VISIT FIONA AND THE ‘ROOS AT THE CINCINNATI ZOO & BOTANICAL GARDEN
The Cincinnati Zoo’s new Roo Valley habitat is an interactive experience that allows visitors to wander a 15,000-square-foot green space where red and grey kangaroos roam about. In this land down under (it is technically down under — located where the zoo’s Wildlife Canyon used to be and currently below the local-beer-serving Hops Beer Garden), adorable marsupials may even come up and interact with you. Another zoo superstar to check out? Fiona the hippo, the Queen City’s perfectly plump princess. Since being born six weeks early in January 2017, Fiona has become a bona fide celebrity. Initially weighing just 29 pounds, she inspired the hashtag #TeamFiona as well as plenty of international media coverage, books and mountains of themed merchandise. Visit her and her mom Bibi in the zoo’s Africa exhibit, or check out the other animal tots who steal our hearts on the regular, especially during Zoo Babies month in May. Cincinnati Zoo & Botanical Garden, 3400 Vine St., Avondale, cincinnatizoo.org.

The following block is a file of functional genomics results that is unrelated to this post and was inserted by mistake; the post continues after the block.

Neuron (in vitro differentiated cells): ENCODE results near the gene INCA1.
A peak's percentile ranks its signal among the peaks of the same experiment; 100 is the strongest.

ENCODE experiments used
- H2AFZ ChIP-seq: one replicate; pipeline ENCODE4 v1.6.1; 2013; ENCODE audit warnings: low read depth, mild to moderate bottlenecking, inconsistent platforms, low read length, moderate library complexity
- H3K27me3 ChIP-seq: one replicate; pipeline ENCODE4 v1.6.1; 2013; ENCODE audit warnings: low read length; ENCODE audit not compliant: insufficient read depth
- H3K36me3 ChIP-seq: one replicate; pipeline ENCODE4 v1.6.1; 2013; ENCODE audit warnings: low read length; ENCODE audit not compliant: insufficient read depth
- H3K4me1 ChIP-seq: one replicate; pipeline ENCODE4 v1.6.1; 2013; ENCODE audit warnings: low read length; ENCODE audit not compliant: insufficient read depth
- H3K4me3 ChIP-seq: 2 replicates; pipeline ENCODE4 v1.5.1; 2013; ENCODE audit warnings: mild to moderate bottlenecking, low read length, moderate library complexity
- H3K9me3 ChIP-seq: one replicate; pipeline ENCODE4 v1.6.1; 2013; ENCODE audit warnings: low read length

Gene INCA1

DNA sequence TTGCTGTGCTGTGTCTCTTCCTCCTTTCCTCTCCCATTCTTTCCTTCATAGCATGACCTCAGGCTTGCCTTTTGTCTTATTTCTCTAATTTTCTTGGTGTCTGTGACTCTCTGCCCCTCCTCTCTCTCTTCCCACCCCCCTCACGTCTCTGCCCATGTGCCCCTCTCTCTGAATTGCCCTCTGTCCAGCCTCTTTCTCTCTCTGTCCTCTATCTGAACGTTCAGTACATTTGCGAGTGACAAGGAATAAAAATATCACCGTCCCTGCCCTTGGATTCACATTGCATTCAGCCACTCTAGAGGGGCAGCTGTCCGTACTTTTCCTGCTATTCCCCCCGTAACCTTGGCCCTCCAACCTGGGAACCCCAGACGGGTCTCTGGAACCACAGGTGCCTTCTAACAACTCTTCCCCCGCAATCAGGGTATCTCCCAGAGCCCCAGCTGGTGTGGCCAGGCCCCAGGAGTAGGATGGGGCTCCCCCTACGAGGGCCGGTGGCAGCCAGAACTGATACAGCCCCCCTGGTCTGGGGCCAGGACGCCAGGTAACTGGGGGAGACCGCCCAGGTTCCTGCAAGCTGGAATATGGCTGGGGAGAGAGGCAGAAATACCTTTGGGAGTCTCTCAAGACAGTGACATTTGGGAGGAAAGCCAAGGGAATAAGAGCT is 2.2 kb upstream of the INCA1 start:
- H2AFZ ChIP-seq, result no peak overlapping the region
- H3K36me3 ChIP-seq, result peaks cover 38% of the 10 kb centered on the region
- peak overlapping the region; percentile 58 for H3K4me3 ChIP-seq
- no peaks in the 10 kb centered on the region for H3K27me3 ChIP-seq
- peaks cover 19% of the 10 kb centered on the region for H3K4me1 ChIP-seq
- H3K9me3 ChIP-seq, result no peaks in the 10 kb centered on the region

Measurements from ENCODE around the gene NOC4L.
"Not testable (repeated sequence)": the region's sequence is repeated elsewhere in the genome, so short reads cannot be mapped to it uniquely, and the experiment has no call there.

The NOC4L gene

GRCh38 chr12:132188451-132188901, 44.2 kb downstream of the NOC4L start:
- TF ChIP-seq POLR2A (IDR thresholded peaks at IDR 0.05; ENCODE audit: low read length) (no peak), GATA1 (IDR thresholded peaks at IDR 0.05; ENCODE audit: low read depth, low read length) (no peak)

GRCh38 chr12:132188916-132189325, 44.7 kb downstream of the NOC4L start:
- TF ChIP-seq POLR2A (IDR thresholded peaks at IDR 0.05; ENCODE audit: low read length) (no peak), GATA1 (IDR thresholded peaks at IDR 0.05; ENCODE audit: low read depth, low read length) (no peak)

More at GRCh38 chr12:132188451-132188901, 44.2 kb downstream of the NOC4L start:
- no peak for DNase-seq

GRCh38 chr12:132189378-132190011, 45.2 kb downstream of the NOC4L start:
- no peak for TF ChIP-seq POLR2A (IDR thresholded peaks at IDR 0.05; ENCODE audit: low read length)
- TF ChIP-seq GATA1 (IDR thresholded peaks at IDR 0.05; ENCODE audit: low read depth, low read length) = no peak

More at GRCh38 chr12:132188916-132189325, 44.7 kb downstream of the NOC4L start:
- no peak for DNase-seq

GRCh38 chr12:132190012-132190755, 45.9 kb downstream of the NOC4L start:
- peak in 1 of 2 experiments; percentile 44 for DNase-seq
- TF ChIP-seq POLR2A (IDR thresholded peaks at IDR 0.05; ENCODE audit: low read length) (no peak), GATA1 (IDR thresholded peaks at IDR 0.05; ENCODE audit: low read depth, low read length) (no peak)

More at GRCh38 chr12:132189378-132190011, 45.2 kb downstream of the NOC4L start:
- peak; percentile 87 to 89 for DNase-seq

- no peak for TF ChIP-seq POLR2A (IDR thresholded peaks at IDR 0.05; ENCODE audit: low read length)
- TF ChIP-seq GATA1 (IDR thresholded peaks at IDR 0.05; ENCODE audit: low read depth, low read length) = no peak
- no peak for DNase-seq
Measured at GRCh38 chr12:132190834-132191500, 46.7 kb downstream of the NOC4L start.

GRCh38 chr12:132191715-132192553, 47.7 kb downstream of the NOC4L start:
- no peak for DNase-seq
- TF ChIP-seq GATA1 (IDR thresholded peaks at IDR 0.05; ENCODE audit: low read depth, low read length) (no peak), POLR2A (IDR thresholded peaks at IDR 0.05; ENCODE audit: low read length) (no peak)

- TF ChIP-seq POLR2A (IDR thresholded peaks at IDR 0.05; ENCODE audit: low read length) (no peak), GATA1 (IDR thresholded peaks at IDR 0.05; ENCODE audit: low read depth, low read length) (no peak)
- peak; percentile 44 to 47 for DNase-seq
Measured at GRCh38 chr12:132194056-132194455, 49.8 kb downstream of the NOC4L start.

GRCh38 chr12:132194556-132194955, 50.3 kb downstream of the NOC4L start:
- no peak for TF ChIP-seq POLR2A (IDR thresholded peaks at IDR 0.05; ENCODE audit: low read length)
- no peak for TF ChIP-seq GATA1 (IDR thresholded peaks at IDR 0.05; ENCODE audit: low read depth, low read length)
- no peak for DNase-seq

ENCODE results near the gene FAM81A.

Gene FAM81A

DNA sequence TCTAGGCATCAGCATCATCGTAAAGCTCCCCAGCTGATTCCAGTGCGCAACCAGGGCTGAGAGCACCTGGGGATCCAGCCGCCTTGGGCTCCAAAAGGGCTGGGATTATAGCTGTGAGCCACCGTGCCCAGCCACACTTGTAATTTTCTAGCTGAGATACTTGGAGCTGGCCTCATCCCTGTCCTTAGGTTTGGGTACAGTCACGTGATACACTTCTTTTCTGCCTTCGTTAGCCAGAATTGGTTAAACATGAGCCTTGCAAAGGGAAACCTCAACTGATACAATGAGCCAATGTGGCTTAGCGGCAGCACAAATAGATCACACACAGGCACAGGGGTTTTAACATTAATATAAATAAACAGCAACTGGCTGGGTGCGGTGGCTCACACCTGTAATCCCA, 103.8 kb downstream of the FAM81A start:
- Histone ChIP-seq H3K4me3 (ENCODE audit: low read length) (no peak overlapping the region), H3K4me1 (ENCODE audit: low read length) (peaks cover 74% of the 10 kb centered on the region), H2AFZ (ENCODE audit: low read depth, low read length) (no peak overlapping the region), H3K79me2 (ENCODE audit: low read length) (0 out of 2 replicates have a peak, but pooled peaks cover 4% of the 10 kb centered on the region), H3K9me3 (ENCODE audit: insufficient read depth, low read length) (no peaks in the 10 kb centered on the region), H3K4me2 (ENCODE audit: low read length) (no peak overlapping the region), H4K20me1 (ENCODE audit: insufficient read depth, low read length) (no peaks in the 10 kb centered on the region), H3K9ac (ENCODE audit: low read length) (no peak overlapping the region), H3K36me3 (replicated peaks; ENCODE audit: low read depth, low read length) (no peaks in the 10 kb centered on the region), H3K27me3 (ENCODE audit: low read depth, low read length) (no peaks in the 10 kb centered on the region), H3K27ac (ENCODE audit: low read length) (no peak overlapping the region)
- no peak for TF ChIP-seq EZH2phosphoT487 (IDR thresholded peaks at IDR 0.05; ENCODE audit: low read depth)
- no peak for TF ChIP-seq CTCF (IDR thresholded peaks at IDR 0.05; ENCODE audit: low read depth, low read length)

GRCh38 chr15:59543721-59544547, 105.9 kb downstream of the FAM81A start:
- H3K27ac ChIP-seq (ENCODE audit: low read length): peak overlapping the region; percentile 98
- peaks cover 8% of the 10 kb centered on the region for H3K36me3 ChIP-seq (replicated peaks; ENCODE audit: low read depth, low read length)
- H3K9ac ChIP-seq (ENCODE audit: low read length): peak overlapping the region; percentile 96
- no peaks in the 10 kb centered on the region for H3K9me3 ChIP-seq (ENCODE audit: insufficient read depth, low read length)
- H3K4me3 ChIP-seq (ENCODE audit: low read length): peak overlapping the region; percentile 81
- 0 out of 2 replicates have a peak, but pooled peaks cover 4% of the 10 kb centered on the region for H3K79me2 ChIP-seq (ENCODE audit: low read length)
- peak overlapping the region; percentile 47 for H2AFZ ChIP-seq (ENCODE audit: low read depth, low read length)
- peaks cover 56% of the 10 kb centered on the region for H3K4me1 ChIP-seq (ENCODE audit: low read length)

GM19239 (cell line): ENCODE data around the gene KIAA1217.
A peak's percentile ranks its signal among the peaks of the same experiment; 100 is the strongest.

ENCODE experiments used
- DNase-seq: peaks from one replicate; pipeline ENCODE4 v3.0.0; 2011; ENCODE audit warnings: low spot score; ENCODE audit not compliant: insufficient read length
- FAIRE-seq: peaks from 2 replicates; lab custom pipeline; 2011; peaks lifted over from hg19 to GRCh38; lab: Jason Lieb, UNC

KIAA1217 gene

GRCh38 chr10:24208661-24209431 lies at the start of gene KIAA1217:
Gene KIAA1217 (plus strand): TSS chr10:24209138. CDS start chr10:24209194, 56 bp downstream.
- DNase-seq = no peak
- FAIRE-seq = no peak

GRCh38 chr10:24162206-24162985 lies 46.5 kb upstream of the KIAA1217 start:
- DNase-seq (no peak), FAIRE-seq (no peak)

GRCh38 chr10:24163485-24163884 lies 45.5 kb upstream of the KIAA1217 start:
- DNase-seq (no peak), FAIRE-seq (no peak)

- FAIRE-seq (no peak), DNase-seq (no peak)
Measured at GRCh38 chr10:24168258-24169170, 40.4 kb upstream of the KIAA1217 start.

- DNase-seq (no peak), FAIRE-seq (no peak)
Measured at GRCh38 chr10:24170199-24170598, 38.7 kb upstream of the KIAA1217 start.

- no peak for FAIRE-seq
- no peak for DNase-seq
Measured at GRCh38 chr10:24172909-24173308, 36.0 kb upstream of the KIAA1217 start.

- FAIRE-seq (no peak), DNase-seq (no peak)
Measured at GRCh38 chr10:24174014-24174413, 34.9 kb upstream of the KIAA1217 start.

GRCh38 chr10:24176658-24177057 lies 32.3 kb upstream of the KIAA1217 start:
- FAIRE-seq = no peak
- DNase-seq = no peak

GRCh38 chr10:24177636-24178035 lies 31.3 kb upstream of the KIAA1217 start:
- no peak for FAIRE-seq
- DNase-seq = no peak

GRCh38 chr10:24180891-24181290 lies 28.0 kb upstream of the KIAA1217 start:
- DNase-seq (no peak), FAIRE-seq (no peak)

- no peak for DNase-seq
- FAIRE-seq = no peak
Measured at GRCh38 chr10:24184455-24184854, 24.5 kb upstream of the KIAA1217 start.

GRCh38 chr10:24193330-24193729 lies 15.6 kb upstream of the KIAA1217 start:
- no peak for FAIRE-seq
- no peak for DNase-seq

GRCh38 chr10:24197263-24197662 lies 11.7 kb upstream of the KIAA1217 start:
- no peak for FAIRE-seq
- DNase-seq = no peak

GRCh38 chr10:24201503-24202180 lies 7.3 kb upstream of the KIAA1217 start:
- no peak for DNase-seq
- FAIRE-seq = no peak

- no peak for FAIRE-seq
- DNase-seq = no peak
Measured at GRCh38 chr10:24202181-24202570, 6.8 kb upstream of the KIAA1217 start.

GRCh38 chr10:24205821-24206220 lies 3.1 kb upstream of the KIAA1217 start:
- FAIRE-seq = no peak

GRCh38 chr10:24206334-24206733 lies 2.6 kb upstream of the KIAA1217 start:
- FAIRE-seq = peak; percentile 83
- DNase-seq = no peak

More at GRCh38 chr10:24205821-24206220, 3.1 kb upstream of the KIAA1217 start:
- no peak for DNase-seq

ZIG-ZAG UP THE ART CLIMB
Starting near the intersection of Eden Park Drive and Gilbert Avenue, the new and expansive Art Climb is a flight of 164 steps that ascends from the sidewalk and zig-zags its way up to the Cincinnati Art Museum. At nine stories high, the stairway includes 16 landings and is flanked on either side by greenery and modern light beam structures. If the climb seems daunting, don’t fret: not only are benches placed throughout, but users can also check out artworks placed at four different plazas. Cincinnati Art Museum, 953 Eden Park Drive, Mount Adams, cincinnatiartmuseum.org.
SHOP LOCAL AT A THE CITY FLEA
This “curated urban flea market” pops up monthly from May to October — with a special winter holiday market — in Washington Park. Small businesses and independent makers sell everything from vintage duds and air plants to apothecary items and artisan pizza. Washington Park, 1230 Elm St., Over-the-Rhine, thecityflea.com.
VISIT SHARONVILLE’S THE ROOT BEER STAND